Tag Archives: housing

Lewisham Homeless Demonstration

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Pic: Christopher Ubsdell. Lewisham Council housing estate.

By Christopher Ubsdell and William Chick.

Lewisham Homeless Peoples Union is holding a demonstration outside the Town Hall to call on the Council to do more about the borough’s housing shortage. They also want more action to tackle increasing homelessness.

LHPU are calling on Lewisham Council to provide a homeless shelter over Christmas, to get people off the streets during the coldest period of the year. The protest is to take place on Thursday, 4 December.

Jamie of LHPU who is organising the protest said: “We want the Council to house or at least shelter people that are sleeping outside over Christmas. Lewisham Housing Action Group have offered to get a place up and running but the Council have to provide a space.

“A polish gentlemen that I met at a stall said he got turned away from the 999 club in Deptford recently because he had used it last year, so he wasn’t allowed to use it this year.” Continue reading

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Landlords to check tenant immigration status from December

Government plans to force landlords to check the immigration status of tenants have been criticised by homeless charity Crisis over concerns it could prevent the vulnerably housed from finding a home.

A pilot scheme, due to start in the West Midlands from December 1, will require landlords to check renters’ documents to prove their immigration status as part of the new Immigration Act. Continue reading

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Government supports bill making it harder to evict tenants

Pic credit, Frances Deacon: Gabriel Le, The support people receive should depend on their situation

Pic credit, Frances Deacon: Gabriel Le, the support people receive should depend on their situation

By Adrian Whyatt

The Government has announced it will support Lib Dem MP Sarah Teather’s bill to restrict revenge evictions against tenants who complain about poor conditions.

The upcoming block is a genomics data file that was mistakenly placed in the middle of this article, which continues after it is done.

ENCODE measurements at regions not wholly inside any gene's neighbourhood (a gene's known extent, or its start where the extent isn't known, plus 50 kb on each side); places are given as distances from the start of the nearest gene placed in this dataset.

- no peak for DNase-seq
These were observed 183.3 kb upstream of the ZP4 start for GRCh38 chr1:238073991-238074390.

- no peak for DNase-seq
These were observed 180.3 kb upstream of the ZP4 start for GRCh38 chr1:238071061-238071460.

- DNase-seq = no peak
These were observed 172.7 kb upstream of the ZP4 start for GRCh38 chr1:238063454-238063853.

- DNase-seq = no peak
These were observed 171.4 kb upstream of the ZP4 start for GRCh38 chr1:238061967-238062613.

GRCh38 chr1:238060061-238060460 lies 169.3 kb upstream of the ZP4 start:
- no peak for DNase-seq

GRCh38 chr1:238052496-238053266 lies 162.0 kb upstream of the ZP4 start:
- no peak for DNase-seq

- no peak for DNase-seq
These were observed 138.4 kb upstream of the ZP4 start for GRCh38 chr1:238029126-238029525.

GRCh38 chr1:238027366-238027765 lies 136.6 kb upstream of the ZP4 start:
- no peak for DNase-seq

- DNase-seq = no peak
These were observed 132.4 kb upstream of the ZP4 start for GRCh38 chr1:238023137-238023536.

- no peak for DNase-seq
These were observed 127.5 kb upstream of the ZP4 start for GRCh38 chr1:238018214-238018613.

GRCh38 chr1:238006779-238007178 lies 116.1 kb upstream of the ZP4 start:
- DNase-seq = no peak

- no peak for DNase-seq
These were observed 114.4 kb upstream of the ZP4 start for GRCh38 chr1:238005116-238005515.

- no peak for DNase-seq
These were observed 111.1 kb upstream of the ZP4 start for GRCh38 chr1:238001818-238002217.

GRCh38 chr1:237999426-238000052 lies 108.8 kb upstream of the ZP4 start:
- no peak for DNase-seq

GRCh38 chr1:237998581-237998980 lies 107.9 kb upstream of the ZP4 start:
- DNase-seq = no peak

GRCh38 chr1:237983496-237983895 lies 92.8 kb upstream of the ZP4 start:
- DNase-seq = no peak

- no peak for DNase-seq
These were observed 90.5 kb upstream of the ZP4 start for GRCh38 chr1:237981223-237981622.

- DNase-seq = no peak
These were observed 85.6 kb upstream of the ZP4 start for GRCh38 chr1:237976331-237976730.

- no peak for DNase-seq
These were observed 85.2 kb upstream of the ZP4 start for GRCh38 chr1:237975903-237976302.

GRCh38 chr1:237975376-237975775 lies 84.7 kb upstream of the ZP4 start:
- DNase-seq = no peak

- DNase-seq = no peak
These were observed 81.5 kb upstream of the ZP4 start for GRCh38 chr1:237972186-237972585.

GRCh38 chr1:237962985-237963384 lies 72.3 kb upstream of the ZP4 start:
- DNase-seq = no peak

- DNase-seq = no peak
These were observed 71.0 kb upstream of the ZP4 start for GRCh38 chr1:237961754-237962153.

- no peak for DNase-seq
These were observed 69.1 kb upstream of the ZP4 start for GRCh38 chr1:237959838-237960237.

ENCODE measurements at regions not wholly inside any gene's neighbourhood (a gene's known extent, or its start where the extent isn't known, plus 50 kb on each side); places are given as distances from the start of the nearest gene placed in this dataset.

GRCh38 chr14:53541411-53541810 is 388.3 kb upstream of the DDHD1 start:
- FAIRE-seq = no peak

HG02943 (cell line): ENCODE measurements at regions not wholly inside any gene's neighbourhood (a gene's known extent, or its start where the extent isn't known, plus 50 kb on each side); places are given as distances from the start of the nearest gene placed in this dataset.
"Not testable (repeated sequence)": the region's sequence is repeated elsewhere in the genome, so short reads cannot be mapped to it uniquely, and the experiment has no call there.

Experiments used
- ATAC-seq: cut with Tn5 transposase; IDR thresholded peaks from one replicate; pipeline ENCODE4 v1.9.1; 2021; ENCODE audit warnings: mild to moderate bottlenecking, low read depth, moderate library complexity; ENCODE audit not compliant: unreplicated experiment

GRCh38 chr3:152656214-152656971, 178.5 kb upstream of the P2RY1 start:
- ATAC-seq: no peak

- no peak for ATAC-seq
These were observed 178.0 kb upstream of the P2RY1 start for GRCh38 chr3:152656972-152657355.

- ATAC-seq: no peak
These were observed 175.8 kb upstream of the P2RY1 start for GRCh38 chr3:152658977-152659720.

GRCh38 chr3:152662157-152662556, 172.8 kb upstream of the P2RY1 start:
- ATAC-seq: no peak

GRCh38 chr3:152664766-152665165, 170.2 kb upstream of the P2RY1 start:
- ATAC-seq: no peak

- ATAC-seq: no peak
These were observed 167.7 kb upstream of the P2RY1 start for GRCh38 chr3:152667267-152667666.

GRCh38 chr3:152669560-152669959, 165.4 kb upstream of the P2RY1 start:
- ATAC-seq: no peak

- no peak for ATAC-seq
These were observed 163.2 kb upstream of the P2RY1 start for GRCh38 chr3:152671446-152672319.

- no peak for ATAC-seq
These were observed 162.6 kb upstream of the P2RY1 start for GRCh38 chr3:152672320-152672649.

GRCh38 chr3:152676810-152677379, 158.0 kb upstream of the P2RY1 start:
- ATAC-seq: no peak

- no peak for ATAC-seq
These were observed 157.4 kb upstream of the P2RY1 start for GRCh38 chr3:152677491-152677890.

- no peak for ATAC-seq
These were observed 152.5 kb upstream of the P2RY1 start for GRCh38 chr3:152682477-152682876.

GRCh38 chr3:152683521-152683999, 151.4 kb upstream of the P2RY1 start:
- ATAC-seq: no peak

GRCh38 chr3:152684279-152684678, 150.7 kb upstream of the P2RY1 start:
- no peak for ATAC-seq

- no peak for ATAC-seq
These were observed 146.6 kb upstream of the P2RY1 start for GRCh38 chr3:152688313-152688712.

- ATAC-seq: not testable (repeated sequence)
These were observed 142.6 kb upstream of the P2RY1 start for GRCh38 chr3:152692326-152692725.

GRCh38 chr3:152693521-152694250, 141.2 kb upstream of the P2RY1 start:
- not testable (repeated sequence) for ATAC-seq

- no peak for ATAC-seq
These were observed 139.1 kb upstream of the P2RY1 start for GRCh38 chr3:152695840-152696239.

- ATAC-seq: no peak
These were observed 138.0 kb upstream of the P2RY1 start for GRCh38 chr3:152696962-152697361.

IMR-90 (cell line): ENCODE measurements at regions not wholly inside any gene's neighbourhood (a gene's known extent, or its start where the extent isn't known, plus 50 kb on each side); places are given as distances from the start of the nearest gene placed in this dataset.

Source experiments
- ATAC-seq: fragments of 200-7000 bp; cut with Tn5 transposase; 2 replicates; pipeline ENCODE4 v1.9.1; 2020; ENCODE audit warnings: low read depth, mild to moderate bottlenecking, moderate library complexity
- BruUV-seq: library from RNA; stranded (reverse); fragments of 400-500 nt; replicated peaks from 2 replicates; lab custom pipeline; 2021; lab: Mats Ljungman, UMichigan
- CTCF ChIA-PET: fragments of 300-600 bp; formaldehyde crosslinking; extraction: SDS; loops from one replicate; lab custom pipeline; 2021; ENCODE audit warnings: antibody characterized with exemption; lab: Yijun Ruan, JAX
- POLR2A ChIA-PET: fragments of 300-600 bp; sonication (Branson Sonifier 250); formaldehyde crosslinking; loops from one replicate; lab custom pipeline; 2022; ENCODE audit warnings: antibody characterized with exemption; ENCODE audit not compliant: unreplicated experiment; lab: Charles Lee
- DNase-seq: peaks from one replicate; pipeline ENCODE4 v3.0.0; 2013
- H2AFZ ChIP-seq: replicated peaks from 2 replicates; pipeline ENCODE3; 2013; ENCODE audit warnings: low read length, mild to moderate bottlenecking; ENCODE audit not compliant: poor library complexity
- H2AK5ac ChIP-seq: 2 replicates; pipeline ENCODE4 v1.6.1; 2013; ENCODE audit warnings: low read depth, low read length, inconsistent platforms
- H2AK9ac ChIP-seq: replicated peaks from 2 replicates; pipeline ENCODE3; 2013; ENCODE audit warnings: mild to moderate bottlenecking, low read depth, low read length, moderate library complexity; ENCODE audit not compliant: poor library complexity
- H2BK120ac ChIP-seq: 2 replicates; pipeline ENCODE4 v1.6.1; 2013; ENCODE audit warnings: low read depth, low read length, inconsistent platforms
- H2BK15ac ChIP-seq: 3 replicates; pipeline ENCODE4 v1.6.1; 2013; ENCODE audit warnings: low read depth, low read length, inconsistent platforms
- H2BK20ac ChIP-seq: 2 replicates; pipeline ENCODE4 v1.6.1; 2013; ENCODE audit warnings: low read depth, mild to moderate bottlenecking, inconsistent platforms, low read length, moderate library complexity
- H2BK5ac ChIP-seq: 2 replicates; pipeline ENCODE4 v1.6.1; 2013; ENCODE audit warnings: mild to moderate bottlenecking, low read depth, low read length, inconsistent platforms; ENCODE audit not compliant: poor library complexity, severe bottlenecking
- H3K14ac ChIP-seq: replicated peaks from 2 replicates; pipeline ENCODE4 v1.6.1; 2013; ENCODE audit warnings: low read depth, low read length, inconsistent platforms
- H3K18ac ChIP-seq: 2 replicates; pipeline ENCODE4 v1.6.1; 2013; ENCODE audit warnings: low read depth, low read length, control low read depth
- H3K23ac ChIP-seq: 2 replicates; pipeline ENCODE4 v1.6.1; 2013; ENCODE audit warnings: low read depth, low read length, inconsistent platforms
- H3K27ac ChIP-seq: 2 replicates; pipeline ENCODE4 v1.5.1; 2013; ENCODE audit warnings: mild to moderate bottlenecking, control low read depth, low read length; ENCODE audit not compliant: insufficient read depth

The Tenancy Reform bill is likely to ban landlords from evicting their tenants by serving a no-fault ‘Section 21’ notice. Under these notices landlords can give tenants 2 months notice to leave without needing to give any reason. The Bill is likely to ban landlords from doing this within 6 months of a local authority improvement or hazard awareness notice. It is also likely to prevent landlords from evicting tenants in response to a legitimate, written complaint about the condition of the property which the local authority considers legitimate. Continue reading

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Closed by Order

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This week I returned to my old stomping ground of Dalston, for the Big Issue journalist training course. My first photo assignment was drawn from the building opposite, a police station of my youth, where I more than once sampled the restrained accommodation.

Around the side – everybody used to enter through the front and leave via the back – where a kind stranger in the doorway invited me in to take some ‘pics’. Since being a police station the building has been sold to a private developer, first rented flats, then more profitable as a hostel. The police car park out the back has been developed into social housing. An alleged sweetener to the council.

A side view if the stairwell inside of the former Dalston Police Station. Hackney